Even though I know I’m not the only person dealing with Seasonal Affective Disorder, it sure feels like it sometimes. Being in London has been a rough ride the entire way through. I spent the first half of the trip reeling from culture shock, and am spending the second half grappling with SAD. It’s a huge bummer to wake up and not have the will to get out of bed or do anything. I spend a lot of time at home cooking comfort foods (I’ve been living off of soups and noodles for a month), watching Netflix, and generally doing nothing. I haven’t been able to focus on my schoolwork, I am often too anxious to even leave the house, and I can’t even concentrate in meditation. SAD has been pretty much kicking my ass.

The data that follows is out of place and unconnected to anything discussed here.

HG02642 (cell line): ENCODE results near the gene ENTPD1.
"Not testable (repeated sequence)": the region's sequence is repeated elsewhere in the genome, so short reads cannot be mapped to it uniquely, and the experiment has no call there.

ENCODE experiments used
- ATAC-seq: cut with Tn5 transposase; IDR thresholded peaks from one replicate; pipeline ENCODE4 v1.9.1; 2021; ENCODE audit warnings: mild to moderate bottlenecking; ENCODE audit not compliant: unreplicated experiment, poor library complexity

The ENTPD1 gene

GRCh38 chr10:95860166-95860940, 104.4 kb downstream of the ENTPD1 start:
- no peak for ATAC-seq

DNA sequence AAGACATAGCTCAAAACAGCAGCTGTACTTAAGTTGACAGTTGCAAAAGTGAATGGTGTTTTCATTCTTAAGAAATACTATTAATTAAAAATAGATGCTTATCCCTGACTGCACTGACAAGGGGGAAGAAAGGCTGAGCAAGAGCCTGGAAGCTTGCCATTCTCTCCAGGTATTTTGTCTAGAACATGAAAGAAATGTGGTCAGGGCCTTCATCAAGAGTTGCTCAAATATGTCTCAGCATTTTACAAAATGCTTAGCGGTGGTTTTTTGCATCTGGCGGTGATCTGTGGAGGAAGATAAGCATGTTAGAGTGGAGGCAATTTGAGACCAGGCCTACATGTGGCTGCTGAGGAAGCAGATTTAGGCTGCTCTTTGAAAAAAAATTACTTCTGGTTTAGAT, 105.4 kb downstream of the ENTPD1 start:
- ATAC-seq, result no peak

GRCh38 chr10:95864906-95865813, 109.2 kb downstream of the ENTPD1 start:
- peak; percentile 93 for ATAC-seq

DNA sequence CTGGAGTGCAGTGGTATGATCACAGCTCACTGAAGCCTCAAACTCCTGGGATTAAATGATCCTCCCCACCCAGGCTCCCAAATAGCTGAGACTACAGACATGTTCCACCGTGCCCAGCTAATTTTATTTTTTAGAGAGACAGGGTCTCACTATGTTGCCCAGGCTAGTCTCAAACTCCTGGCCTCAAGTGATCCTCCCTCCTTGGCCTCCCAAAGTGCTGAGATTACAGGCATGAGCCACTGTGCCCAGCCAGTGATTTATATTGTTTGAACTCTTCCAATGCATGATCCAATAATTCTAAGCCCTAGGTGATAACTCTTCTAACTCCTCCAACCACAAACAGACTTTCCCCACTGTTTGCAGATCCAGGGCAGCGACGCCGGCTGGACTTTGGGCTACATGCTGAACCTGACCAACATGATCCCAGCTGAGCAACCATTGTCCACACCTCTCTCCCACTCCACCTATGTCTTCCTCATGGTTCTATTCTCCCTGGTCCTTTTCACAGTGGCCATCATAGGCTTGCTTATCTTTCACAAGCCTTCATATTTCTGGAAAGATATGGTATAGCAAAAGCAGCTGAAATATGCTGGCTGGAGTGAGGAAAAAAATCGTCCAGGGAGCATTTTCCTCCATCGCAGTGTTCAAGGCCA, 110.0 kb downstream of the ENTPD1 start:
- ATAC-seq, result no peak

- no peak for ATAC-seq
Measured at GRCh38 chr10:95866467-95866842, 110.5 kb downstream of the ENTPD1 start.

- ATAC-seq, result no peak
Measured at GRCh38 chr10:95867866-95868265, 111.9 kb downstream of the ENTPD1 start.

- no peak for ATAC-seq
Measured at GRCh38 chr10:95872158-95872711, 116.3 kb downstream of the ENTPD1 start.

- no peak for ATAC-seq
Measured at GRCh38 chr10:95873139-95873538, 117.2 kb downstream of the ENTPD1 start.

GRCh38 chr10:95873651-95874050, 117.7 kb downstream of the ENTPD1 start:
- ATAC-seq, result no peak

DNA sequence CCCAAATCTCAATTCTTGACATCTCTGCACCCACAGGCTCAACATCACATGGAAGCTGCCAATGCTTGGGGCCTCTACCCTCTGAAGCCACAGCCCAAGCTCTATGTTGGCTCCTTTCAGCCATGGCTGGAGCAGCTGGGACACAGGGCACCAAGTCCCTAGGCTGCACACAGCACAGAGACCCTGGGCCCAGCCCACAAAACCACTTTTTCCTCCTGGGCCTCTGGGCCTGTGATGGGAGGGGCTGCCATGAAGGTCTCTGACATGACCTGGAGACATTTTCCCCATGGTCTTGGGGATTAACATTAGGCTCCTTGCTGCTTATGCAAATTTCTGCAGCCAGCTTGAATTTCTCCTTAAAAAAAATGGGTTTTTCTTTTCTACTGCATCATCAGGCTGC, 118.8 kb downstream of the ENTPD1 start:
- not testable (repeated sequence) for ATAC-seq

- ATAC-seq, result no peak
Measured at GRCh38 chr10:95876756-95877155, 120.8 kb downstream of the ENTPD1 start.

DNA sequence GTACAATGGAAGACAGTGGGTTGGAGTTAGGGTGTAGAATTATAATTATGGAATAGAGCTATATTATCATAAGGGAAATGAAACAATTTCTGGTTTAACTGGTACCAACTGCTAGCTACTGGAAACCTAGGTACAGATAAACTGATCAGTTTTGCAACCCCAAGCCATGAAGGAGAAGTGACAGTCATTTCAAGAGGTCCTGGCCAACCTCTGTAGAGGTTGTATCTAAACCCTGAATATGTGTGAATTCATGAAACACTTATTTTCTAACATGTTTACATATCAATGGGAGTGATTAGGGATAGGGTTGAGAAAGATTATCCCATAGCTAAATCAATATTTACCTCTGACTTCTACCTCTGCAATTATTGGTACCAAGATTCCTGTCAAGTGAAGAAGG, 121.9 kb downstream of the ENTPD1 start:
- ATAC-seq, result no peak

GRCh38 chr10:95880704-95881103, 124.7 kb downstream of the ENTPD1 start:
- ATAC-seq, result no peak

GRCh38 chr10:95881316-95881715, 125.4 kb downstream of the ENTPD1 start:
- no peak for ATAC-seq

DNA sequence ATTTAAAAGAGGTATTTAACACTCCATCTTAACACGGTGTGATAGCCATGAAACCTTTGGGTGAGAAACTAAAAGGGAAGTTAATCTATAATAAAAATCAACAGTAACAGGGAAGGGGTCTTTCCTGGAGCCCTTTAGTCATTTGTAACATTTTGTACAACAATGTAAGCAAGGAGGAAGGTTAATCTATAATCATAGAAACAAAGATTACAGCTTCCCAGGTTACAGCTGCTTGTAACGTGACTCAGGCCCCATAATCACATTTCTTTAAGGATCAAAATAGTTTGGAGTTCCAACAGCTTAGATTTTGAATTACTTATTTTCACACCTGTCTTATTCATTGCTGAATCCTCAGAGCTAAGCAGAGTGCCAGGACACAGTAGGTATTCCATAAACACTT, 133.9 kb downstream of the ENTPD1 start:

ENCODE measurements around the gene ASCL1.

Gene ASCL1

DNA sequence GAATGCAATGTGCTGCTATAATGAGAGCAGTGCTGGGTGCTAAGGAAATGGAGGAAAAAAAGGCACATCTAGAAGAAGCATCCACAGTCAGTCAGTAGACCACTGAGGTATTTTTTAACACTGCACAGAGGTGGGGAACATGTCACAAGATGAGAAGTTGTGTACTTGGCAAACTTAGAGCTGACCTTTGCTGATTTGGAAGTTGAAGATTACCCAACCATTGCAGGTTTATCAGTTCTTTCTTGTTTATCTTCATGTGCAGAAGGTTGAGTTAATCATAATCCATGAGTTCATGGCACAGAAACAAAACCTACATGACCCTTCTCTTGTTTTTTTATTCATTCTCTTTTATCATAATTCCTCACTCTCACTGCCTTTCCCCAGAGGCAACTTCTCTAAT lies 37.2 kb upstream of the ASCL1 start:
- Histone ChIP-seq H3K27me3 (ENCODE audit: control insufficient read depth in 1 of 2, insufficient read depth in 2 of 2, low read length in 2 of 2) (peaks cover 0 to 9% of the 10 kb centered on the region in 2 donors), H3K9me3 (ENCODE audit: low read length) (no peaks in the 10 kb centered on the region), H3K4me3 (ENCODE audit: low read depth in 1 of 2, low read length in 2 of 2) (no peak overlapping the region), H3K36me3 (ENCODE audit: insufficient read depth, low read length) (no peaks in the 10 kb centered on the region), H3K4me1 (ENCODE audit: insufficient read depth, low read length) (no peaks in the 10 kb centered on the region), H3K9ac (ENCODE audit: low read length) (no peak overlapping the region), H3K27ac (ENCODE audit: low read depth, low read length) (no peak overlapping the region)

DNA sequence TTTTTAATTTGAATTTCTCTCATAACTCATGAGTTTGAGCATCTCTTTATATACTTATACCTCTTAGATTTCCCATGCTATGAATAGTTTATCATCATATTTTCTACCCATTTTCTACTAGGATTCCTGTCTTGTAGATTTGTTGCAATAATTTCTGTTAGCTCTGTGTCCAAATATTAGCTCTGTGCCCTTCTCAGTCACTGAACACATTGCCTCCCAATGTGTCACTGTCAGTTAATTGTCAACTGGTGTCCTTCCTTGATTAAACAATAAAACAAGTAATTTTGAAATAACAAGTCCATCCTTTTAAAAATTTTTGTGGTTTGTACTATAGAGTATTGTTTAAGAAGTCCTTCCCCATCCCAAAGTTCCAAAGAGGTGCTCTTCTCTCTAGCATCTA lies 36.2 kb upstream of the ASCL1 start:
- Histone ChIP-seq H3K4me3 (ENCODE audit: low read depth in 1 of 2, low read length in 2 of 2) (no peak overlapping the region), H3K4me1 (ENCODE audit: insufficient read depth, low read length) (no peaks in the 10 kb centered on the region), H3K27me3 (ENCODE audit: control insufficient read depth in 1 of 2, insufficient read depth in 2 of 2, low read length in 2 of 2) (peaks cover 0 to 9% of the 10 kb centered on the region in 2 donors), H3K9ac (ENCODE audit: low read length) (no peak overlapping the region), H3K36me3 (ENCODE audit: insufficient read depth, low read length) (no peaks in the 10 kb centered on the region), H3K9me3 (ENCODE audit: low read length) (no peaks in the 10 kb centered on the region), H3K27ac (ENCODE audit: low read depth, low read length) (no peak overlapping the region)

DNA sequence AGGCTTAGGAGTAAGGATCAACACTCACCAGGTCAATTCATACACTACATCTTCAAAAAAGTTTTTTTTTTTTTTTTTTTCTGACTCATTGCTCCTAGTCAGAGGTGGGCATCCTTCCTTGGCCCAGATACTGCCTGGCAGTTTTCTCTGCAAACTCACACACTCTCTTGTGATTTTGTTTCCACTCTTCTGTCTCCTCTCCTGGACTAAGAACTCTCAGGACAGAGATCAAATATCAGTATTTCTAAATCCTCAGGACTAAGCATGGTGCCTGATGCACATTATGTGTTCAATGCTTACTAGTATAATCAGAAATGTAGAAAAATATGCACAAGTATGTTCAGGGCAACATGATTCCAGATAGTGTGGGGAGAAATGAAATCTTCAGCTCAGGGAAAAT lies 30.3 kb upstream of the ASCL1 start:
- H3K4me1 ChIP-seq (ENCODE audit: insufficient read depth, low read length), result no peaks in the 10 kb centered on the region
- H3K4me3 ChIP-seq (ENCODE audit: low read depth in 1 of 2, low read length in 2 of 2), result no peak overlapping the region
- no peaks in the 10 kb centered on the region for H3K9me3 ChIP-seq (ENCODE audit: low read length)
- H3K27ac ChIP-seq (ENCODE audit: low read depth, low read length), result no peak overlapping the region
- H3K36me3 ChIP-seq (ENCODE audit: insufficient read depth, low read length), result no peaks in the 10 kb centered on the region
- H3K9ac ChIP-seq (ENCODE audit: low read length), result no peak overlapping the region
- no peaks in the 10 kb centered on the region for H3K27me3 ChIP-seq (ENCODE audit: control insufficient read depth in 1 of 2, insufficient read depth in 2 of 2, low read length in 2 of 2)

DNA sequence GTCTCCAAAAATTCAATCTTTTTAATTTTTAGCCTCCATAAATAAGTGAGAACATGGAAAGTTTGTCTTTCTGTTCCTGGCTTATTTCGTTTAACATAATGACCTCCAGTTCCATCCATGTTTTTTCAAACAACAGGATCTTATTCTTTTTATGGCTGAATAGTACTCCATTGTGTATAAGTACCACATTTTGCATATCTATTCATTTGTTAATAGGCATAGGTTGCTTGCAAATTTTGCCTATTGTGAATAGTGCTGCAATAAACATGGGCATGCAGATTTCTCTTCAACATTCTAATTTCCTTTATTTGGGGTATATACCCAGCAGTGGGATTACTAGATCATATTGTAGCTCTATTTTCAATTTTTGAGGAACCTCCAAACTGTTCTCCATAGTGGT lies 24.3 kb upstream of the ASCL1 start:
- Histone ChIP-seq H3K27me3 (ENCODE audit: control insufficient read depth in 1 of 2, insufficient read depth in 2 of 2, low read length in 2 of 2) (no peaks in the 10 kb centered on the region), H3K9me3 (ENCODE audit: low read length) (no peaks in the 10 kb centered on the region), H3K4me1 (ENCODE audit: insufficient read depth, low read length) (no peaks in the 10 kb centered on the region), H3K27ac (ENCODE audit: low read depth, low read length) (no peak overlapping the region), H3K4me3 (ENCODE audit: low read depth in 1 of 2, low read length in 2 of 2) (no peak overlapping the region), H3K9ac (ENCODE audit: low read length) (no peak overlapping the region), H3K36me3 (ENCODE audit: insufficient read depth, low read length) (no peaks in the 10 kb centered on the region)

It seems like every single person who came here for the semester is having a fantastic time. Instagram and Snapchat are filled with “feet-in-leaves” photos, smiling, energetic shots of friends jumping around with beautiful backgrounds, stories of wild nights at bars, and a general sense of friendship and closeness which I do not share. I’m not trying to be part of anyone’s “clique” but it’s pretty frustrating when a lot of classmates are years younger and still have a high school mind set. Yes, it’s not that big of an age gap, but the big difference is that I’ve been able to drink legally for years and they have not. Combine the lower drinking age with being away from parents for the first time and you’re going to end up with some wild late-teens/early twenty-somethings. And I get it. I went a little wild when I first started drinking legally (then ran up a $300 bar tab in one night and knocked it off. Whoops!). That’s not me anymore. I really don’t like drinking and going out. Yet, there is still a persistent voice telling me I’m missing out on life. That I paid too much money to be here to be feeling so down. This just creates a downward spiral that gets worse and worse and worse.